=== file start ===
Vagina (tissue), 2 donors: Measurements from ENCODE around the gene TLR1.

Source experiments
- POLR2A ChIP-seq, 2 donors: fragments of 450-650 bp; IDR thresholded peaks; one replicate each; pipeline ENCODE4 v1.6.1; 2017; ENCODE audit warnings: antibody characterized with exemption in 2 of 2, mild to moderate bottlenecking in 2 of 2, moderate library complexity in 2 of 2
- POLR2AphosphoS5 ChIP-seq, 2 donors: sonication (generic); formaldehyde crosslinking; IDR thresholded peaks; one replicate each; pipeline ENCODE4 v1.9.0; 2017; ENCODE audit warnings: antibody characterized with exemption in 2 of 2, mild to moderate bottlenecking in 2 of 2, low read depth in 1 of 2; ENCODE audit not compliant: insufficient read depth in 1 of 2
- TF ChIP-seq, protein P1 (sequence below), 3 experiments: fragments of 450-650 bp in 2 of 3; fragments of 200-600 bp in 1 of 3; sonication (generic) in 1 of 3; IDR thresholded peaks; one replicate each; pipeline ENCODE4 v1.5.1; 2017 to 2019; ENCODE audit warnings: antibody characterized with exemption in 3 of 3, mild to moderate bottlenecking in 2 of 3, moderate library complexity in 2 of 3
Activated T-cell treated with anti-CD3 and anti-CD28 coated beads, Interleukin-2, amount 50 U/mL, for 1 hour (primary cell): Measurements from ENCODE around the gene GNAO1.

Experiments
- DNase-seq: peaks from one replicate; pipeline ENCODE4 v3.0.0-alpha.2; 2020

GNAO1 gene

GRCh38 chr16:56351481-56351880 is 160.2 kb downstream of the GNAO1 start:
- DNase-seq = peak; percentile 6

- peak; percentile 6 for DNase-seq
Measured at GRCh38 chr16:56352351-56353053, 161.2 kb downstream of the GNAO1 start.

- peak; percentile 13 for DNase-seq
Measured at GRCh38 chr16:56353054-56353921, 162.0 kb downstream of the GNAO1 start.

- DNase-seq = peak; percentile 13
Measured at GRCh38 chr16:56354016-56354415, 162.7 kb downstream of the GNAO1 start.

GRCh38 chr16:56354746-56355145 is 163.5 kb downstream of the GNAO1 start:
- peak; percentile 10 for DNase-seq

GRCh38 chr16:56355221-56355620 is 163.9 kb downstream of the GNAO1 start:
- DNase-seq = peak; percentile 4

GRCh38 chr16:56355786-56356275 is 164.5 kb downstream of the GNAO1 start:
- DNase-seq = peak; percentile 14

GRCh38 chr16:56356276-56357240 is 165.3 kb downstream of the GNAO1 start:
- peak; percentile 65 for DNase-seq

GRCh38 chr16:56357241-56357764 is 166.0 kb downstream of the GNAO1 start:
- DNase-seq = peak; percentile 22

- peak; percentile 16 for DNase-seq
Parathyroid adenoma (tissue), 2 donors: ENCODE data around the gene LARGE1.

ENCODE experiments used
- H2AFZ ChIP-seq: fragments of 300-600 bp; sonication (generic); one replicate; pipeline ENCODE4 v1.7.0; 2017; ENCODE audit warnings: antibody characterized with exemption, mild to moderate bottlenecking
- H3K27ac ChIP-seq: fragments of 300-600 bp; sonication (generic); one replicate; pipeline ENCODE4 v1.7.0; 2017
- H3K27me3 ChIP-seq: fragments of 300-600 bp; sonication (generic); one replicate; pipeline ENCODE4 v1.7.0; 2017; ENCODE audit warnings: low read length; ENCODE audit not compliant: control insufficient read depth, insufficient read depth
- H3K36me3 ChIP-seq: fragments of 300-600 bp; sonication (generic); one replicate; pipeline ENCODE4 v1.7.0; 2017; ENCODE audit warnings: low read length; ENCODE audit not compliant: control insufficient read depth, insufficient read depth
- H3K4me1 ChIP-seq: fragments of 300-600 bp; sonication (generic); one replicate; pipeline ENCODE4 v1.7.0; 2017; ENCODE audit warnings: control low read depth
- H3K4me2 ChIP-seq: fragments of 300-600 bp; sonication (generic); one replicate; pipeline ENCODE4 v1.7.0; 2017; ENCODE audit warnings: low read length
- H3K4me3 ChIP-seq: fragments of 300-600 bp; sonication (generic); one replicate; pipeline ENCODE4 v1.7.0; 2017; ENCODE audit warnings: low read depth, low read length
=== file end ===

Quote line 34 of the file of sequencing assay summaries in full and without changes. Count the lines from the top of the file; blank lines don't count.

- H3K36me3 ChIP-seq: fragments of 300-600 bp; sonication (generic); one replicate; pipeline ENCODE4 v1.7.0; 2017; ENCODE audit warnings: low read length; ENCODE audit not compliant: control insufficient read depth, insufficient read depth